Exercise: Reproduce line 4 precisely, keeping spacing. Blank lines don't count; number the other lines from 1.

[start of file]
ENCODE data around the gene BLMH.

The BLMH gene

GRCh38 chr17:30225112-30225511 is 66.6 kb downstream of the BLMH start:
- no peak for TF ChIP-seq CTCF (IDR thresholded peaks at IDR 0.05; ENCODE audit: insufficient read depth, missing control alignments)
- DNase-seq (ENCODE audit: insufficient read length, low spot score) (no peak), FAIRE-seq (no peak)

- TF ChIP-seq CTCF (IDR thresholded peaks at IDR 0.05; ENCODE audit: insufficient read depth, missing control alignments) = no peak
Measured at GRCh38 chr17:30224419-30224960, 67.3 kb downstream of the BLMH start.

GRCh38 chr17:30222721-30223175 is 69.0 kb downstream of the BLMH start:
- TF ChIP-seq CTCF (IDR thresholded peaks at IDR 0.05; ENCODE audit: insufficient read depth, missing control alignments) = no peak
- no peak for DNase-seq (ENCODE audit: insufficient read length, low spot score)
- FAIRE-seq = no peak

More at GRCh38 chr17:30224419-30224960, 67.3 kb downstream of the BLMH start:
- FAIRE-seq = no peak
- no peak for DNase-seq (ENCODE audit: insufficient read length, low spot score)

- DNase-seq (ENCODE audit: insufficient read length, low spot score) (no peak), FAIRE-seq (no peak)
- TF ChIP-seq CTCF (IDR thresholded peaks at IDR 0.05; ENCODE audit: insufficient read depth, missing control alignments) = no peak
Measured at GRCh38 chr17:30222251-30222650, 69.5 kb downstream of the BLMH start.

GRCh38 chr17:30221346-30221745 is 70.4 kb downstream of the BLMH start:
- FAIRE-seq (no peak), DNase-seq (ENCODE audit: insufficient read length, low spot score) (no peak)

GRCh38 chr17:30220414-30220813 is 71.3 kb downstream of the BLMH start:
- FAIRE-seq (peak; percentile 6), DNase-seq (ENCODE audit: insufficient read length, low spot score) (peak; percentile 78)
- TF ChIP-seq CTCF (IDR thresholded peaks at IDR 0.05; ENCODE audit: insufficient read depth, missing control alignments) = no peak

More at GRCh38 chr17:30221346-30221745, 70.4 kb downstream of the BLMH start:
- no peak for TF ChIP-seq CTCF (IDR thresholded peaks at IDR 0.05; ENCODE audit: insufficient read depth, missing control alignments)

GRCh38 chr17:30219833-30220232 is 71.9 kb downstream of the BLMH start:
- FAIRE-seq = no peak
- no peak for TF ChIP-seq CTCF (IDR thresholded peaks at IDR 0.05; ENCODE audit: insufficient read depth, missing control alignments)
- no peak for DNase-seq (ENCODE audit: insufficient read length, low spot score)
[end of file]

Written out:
- no peak for TF ChIP-seq CTCF (IDR thresholded peaks at IDR 0.05; ENCODE audit: insufficient read depth, missing control alignments)